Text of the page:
Black rocks came into view on the horizon between the strip of sand and the blue sea. The day was clear, but a little cloudy. Before them lay a succession of green mountains. A stream of dirty water was stippling the sand before running into the sea. The beach was deserted. Some huts were visible over on the right. They were walking northwards.
“Carry on like this and we’ll get to California,” said Antonia.
Keith was holding her hand and gazing at a row of shells on the sand.
“When I think how big the world is … How long have we been walking?”
“About forty minutes. Are you tired?”
“Not at all.”
“How about stopping here ? Do you want to swim ?” she asked.
They had reached a small inlet.
“Not just now. If you want to, I can wait”, he answered.
Antonia took off her clothes, smiled, gave him a hug and then ran into the sea.
While she swam, Keith let his eyes wander and became lost in his own thoughts. He had been there for two weeks. There he had forgotten about the rest of the world. There he had fallen completely in love with this woman. Antonia was astonishing. She was passionate and calm, impulsive and gentle. Her body was on fire and at the same time resembled a lake of calm water. Those times when she had been away on business, Keith had been reminded of his solitude in London, of the endless and monotonous routine in the absence of that vital spirit that is so much a part of the Latin American. Antonia knew how to live, have fun, be herself and make other people happy even in so hostile a place as El Salvador.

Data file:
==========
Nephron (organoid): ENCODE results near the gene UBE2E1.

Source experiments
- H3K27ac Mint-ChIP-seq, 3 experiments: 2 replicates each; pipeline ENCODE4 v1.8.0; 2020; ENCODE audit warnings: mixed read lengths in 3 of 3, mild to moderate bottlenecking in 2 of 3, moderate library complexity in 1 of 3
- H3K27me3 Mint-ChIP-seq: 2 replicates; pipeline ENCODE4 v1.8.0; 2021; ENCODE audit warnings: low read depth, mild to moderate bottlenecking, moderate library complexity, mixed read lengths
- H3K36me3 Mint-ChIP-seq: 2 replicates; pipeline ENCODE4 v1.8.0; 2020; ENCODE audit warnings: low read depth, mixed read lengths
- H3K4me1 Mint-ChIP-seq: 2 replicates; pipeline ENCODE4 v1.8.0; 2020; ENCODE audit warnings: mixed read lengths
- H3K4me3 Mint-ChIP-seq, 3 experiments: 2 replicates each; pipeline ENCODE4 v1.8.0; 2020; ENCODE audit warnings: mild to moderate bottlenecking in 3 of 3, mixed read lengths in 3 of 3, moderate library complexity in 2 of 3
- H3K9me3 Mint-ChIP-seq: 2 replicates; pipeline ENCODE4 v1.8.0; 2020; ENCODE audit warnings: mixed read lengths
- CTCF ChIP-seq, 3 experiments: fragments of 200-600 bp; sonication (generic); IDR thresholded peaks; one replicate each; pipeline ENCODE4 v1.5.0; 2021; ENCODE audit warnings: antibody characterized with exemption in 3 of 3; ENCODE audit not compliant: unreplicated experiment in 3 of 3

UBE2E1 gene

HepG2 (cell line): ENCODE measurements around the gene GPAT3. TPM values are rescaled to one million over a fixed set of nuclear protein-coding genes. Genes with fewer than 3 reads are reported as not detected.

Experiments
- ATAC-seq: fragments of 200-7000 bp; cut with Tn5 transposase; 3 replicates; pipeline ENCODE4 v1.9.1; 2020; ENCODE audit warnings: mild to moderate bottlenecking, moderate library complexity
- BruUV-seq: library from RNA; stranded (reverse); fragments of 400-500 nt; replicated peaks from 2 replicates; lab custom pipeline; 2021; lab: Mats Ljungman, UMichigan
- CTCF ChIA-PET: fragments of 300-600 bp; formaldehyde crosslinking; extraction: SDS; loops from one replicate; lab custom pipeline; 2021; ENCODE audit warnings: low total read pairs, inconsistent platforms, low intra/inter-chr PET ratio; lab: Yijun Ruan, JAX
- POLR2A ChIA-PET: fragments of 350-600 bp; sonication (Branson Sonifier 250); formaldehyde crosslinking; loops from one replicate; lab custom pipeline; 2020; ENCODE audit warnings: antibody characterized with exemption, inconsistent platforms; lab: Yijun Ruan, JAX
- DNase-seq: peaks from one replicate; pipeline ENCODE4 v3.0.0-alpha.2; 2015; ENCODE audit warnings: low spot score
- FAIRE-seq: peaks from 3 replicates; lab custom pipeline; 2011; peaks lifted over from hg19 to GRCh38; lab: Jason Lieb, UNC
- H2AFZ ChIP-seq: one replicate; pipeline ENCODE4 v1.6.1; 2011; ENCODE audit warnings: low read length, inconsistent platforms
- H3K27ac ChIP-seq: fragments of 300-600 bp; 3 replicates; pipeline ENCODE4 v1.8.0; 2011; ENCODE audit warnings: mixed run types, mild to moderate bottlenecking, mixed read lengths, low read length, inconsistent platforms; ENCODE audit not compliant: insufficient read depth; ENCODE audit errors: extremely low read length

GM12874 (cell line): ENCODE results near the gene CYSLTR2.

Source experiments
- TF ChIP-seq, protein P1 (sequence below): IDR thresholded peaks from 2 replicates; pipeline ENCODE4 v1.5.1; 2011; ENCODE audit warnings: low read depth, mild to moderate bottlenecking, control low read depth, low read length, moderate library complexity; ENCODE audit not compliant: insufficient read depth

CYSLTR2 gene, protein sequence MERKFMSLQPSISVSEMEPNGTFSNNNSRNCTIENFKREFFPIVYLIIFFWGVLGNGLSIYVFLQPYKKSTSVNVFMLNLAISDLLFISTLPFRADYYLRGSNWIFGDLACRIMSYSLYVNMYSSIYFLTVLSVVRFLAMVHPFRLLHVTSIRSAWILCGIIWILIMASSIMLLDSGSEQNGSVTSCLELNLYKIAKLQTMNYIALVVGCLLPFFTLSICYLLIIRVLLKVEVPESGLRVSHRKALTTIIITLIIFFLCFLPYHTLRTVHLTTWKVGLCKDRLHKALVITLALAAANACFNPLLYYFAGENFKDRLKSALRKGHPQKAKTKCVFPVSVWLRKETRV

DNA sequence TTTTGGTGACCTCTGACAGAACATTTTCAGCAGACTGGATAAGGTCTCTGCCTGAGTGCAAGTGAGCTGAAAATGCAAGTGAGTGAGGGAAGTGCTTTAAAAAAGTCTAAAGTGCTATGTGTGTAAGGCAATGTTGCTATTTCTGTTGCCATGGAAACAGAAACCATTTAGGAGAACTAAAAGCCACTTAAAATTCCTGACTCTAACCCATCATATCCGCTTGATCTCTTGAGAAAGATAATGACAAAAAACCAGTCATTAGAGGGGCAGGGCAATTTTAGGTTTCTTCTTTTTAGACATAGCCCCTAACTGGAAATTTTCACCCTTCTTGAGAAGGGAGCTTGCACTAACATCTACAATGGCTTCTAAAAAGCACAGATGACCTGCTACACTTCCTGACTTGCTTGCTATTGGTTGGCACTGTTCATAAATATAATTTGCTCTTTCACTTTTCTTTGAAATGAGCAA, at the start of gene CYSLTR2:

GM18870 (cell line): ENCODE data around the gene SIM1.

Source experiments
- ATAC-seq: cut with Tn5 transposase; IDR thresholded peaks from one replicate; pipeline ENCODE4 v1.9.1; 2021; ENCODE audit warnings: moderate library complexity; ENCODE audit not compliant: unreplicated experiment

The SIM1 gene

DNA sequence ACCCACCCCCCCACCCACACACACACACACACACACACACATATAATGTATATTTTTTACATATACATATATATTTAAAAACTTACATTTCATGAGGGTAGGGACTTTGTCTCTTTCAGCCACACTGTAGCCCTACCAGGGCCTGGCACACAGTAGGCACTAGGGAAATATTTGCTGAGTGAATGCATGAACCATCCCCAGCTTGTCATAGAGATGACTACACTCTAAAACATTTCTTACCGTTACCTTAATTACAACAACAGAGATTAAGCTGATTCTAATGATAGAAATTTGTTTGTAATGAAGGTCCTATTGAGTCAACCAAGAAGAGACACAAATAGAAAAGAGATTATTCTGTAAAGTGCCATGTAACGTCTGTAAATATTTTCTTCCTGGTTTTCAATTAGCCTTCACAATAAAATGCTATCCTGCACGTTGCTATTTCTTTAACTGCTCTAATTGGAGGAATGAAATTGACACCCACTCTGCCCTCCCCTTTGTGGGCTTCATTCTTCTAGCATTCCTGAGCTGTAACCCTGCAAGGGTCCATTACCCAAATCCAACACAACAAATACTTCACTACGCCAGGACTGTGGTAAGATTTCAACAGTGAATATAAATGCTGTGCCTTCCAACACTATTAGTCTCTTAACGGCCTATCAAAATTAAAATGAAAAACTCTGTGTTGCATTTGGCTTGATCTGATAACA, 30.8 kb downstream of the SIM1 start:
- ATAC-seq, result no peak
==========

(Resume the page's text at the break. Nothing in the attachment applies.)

“Does Antonia really love me ?” he asked himself. On his own, he had been incapable of making a cup of coffee. He had missed the pleasure of walking and having long conversations as they had when she was there. She brought a passion with her. She was sweet and intelligent. She never went on too long on any subject. She had an ironic air when she spoke, dispensing with words for the most part. She adored physical sensations and abandoned herself to them. In bed she was a python, whose touches were like electric shocks.
Keith recalled the highlights of his time in Central America. The thought of the stuff he would write if he ever managed to find that bizarre shipment of arms. It would be explosive. For the first time he was afraid of being that close to danger. Without knowing what exactly, he knew he wanted something more than just an affair with this Salvadorean woman. And for the first time he was afraid to think of what his life would be like once he was back in London.